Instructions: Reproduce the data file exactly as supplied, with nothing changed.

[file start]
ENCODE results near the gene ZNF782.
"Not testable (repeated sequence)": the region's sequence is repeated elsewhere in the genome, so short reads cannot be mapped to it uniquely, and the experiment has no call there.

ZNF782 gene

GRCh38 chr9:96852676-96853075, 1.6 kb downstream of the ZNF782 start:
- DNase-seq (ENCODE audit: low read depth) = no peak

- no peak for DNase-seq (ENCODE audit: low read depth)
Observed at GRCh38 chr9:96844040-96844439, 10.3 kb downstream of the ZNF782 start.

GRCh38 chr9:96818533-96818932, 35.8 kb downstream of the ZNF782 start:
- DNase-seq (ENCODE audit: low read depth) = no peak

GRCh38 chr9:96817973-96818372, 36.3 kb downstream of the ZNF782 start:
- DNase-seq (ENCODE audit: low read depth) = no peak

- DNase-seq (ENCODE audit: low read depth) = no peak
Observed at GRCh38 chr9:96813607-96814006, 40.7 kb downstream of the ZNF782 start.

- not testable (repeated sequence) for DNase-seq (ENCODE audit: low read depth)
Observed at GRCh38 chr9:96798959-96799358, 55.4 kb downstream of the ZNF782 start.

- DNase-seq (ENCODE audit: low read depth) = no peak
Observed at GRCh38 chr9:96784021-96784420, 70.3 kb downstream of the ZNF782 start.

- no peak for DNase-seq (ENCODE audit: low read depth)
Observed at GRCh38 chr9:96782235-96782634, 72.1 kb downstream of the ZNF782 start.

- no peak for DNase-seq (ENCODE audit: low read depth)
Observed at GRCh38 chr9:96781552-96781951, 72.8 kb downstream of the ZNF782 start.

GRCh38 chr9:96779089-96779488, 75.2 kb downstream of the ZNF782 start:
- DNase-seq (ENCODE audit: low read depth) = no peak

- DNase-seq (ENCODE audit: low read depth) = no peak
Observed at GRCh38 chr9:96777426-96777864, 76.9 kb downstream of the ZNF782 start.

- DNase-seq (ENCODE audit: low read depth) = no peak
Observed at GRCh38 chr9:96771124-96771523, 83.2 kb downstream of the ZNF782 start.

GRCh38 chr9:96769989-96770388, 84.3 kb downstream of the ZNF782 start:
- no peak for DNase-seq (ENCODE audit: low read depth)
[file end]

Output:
ENCODE results near the gene ZNF782.
"Not testable (repeated sequence)": the region's sequence is repeated elsewhere in the genome, so short reads cannot be mapped to it uniquely, and the experiment has no call there.

ZNF782 gene

GRCh38 chr9:96852676-96853075, 1.6 kb downstream of the ZNF782 start:
- DNase-seq (ENCODE audit: low read depth) = no peak

- no peak for DNase-seq (ENCODE audit: low read depth)
Observed at GRCh38 chr9:96844040-96844439, 10.3 kb downstream of the ZNF782 start.

GRCh38 chr9:96818533-96818932, 35.8 kb downstream of the ZNF782 start:
- DNase-seq (ENCODE audit: low read depth) = no peak

GRCh38 chr9:96817973-96818372, 36.3 kb downstream of the ZNF782 start:
- DNase-seq (ENCODE audit: low read depth) = no peak

- DNase-seq (ENCODE audit: low read depth) = no peak
Observed at GRCh38 chr9:96813607-96814006, 40.7 kb downstream of the ZNF782 start.

- not testable (repeated sequence) for DNase-seq (ENCODE audit: low read depth)
Observed at GRCh38 chr9:96798959-96799358, 55.4 kb downstream of the ZNF782 start.

- DNase-seq (ENCODE audit: low read depth) = no peak
Observed at GRCh38 chr9:96784021-96784420, 70.3 kb downstream of the ZNF782 start.

- no peak for DNase-seq (ENCODE audit: low read depth)
Observed at GRCh38 chr9:96782235-96782634, 72.1 kb downstream of the ZNF782 start.

- no peak for DNase-seq (ENCODE audit: low read depth)
Observed at GRCh38 chr9:96781552-96781951, 72.8 kb downstream of the ZNF782 start.

GRCh38 chr9:96779089-96779488, 75.2 kb downstream of the ZNF782 start:
- DNase-seq (ENCODE audit: low read depth) = no peak

- DNase-seq (ENCODE audit: low read depth) = no peak
Observed at GRCh38 chr9:96777426-96777864, 76.9 kb downstream of the ZNF782 start.

- DNase-seq (ENCODE audit: low read depth) = no peak
Observed at GRCh38 chr9:96771124-96771523, 83.2 kb downstream of the ZNF782 start.

GRCh38 chr9:96769989-96770388, 84.3 kb downstream of the ZNF782 start:
- no peak for DNase-seq (ENCODE audit: low read depth)